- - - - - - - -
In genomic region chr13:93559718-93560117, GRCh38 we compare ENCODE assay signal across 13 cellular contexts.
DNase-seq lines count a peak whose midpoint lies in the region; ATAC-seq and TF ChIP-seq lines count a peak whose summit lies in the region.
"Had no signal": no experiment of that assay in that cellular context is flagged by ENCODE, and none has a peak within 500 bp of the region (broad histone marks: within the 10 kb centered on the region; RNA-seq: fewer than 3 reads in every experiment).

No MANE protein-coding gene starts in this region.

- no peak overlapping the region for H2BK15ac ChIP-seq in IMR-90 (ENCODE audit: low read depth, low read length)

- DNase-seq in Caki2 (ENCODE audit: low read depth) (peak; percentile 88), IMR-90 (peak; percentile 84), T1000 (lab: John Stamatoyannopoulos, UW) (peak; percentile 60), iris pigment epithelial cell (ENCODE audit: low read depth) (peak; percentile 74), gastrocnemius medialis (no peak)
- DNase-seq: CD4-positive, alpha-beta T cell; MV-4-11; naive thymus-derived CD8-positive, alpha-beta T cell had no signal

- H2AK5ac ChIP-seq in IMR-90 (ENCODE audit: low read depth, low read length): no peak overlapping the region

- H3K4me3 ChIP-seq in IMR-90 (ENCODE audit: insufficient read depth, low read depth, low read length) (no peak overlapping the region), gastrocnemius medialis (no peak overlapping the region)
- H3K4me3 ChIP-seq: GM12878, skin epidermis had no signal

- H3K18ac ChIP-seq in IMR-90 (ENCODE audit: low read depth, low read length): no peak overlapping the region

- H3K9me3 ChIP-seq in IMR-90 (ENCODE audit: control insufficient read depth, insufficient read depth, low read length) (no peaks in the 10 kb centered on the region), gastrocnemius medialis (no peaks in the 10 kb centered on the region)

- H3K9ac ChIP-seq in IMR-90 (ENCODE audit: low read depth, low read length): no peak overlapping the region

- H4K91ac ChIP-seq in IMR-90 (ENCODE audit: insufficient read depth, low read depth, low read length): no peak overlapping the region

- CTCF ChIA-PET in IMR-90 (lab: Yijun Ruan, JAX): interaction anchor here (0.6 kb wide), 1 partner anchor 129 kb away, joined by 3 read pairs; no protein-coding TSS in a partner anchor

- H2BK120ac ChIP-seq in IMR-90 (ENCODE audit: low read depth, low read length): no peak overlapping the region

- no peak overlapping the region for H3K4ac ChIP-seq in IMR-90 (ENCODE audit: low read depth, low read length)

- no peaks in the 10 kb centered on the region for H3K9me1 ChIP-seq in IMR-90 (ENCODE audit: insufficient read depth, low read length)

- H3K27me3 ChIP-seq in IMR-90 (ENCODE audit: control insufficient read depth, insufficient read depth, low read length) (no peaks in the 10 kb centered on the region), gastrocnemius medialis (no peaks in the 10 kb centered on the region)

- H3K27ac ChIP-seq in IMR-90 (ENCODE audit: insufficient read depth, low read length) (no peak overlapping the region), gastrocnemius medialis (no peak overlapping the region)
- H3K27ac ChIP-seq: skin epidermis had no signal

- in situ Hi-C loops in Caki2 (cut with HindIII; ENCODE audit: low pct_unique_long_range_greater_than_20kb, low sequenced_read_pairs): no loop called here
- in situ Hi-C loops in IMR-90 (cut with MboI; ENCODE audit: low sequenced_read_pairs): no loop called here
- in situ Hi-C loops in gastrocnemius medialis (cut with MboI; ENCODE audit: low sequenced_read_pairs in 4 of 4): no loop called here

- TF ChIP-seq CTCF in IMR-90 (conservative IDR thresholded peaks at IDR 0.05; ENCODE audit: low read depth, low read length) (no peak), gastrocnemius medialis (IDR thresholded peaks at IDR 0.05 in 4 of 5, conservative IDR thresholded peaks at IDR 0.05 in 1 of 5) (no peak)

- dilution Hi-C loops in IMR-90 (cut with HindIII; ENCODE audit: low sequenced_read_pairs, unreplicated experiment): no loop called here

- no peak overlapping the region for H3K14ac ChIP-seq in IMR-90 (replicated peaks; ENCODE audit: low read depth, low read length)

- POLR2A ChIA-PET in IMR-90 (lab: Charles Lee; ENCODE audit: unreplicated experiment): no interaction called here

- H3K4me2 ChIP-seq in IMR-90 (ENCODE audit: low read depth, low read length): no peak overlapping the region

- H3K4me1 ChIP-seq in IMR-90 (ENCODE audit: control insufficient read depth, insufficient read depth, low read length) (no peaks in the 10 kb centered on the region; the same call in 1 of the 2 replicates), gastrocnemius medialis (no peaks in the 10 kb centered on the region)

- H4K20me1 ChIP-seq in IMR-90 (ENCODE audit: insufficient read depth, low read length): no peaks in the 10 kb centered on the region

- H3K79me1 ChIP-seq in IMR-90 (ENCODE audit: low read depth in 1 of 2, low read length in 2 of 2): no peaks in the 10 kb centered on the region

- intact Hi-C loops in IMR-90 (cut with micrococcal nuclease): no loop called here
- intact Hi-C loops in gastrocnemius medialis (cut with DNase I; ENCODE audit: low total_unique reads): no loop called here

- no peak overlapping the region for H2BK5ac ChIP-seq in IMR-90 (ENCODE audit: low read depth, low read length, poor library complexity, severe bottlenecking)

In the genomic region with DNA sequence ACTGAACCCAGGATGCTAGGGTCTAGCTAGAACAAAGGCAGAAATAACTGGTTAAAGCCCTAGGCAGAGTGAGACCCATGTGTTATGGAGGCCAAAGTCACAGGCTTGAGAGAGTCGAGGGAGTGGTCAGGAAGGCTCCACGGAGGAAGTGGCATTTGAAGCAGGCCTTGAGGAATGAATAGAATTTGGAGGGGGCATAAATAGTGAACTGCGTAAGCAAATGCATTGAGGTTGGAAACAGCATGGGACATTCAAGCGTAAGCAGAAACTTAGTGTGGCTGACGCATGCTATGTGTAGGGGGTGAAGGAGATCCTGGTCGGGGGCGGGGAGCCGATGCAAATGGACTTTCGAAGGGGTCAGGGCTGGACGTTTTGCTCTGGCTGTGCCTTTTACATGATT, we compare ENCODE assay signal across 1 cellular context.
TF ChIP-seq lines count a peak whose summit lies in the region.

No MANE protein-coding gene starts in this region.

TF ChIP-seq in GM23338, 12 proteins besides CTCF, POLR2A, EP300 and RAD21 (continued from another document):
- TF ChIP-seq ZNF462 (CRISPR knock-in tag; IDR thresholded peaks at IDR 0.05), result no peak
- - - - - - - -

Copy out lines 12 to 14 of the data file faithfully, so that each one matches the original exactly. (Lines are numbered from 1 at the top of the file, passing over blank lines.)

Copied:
- H3K9me3 ChIP-seq in IMR-90 (ENCODE audit: control insufficient read depth, insufficient read depth, low read length) (no peaks in the 10 kb centered on the region), gastrocnemius medialis (no peaks in the 10 kb centered on the region)

- H3K9ac ChIP-seq in IMR-90 (ENCODE audit: low read depth, low read length): no peak overlapping the region

- H4K91ac ChIP-seq in IMR-90 (ENCODE audit: insufficient read depth, low read depth, low read length): no peak overlapping the region